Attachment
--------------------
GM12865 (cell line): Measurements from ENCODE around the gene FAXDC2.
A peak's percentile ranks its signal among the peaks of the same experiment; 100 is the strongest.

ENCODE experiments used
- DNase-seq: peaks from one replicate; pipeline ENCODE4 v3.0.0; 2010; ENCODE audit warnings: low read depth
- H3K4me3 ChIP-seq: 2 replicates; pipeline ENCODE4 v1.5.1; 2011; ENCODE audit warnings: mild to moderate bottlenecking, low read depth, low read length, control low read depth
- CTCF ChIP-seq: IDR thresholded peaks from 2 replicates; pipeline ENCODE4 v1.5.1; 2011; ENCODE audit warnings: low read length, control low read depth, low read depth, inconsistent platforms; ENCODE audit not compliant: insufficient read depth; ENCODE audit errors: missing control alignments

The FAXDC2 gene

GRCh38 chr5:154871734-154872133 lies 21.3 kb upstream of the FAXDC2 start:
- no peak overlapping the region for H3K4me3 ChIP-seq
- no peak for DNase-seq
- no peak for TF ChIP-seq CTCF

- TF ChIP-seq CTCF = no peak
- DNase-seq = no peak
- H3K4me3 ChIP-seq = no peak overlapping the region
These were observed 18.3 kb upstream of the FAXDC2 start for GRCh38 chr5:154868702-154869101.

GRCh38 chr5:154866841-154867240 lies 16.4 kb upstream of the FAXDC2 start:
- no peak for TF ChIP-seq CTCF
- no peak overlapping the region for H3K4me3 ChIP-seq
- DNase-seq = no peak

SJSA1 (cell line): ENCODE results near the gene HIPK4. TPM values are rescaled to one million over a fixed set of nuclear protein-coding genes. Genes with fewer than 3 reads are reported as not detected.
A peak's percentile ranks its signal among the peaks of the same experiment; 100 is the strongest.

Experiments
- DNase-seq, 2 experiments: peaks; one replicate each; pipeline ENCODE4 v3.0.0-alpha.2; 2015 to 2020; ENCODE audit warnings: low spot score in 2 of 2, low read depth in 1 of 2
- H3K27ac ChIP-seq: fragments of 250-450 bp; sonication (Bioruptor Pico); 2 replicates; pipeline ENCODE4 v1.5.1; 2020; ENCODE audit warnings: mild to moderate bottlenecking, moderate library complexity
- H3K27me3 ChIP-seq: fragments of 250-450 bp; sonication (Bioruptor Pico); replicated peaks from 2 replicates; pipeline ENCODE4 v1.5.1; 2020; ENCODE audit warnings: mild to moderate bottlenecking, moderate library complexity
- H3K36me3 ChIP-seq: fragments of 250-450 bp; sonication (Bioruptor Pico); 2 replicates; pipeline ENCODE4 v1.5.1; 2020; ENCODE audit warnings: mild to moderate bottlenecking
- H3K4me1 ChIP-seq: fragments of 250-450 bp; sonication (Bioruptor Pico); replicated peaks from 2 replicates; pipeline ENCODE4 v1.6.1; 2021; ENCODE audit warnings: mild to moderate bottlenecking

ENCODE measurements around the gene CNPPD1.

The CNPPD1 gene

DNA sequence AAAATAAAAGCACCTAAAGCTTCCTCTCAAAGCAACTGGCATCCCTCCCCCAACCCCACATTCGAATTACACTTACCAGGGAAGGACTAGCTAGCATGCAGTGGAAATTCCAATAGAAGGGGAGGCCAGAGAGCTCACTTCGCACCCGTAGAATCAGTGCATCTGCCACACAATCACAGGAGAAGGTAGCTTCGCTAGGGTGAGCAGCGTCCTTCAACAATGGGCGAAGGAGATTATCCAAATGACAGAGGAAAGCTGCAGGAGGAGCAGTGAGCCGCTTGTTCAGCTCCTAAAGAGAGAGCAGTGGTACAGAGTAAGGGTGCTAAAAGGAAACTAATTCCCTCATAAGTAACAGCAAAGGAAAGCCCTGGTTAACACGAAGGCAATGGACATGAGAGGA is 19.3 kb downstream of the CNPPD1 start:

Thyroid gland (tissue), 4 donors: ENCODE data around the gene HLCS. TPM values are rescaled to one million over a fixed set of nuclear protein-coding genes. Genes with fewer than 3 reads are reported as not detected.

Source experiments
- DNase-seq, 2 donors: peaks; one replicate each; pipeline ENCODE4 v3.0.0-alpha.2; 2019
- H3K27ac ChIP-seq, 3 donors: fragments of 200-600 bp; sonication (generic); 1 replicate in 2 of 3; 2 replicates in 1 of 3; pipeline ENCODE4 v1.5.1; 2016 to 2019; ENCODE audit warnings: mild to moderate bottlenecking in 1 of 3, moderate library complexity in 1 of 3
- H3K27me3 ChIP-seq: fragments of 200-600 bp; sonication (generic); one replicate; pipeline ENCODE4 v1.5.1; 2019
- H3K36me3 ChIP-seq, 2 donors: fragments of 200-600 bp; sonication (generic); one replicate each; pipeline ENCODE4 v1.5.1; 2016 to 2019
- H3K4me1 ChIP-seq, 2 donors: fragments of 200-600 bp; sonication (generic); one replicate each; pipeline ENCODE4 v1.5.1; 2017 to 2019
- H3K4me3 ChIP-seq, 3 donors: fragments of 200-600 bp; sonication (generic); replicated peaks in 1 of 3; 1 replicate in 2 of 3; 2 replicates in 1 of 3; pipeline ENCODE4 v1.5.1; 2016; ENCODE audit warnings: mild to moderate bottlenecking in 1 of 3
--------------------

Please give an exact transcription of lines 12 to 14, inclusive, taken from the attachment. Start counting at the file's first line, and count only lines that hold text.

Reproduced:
- TF ChIP-seq CTCF = no peak
- DNase-seq = no peak
- H3K4me3 ChIP-seq = no peak overlapping the region